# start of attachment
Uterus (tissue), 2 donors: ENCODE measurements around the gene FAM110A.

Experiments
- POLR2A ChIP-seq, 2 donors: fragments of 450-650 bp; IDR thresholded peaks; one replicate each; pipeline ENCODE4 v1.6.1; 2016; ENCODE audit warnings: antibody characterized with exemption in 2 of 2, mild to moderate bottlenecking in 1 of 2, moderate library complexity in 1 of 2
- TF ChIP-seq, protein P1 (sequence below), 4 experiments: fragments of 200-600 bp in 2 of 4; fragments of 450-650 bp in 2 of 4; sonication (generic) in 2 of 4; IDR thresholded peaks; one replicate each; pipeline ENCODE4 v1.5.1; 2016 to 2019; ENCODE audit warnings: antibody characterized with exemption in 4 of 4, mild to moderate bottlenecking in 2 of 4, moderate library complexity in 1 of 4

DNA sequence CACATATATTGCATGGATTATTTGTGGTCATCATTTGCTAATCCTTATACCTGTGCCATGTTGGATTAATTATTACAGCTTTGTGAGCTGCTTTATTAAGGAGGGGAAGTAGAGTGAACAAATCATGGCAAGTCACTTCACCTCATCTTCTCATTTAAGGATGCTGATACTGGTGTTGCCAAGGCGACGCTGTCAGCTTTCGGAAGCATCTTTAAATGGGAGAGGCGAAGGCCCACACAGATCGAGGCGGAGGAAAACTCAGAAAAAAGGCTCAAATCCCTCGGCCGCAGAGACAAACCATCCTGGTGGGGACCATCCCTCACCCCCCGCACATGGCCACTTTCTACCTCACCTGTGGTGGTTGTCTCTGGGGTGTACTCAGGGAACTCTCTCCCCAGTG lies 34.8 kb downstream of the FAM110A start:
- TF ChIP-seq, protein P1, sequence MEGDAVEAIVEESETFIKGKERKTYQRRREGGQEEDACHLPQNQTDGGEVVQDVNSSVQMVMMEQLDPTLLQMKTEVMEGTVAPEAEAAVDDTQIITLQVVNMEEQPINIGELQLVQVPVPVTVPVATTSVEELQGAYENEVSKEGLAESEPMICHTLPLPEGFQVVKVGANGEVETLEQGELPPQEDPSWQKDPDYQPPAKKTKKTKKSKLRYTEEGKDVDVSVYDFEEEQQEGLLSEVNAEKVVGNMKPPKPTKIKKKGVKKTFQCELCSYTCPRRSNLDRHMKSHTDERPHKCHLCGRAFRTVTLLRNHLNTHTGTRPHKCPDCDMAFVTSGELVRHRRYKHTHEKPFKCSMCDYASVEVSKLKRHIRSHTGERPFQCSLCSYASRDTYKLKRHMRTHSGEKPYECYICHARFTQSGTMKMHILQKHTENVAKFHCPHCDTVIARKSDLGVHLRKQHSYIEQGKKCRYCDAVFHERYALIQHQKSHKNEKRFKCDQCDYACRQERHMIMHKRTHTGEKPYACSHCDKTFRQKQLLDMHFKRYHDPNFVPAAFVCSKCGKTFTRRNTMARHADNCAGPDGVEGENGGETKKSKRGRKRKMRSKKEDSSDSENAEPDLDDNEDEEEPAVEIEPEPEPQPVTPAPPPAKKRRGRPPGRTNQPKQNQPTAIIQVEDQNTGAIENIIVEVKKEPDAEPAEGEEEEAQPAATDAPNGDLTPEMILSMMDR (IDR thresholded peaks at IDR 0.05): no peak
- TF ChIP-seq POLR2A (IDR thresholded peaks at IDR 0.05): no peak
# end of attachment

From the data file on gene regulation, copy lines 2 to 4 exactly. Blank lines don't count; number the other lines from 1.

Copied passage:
Experiments
- POLR2A ChIP-seq, 2 donors: fragments of 450-650 bp; IDR thresholded peaks; one replicate each; pipeline ENCODE4 v1.6.1; 2016; ENCODE audit warnings: antibody characterized with exemption in 2 of 2, mild to moderate bottlenecking in 1 of 2, moderate library complexity in 1 of 2
- TF ChIP-seq, protein P1 (sequence below), 4 experiments: fragments of 200-600 bp in 2 of 4; fragments of 450-650 bp in 2 of 4; sonication (generic) in 2 of 4; IDR thresholded peaks; one replicate each; pipeline ENCODE4 v1.5.1; 2016 to 2019; ENCODE audit warnings: antibody characterized with exemption in 4 of 4, mild to moderate bottlenecking in 2 of 4, moderate library complexity in 1 of 4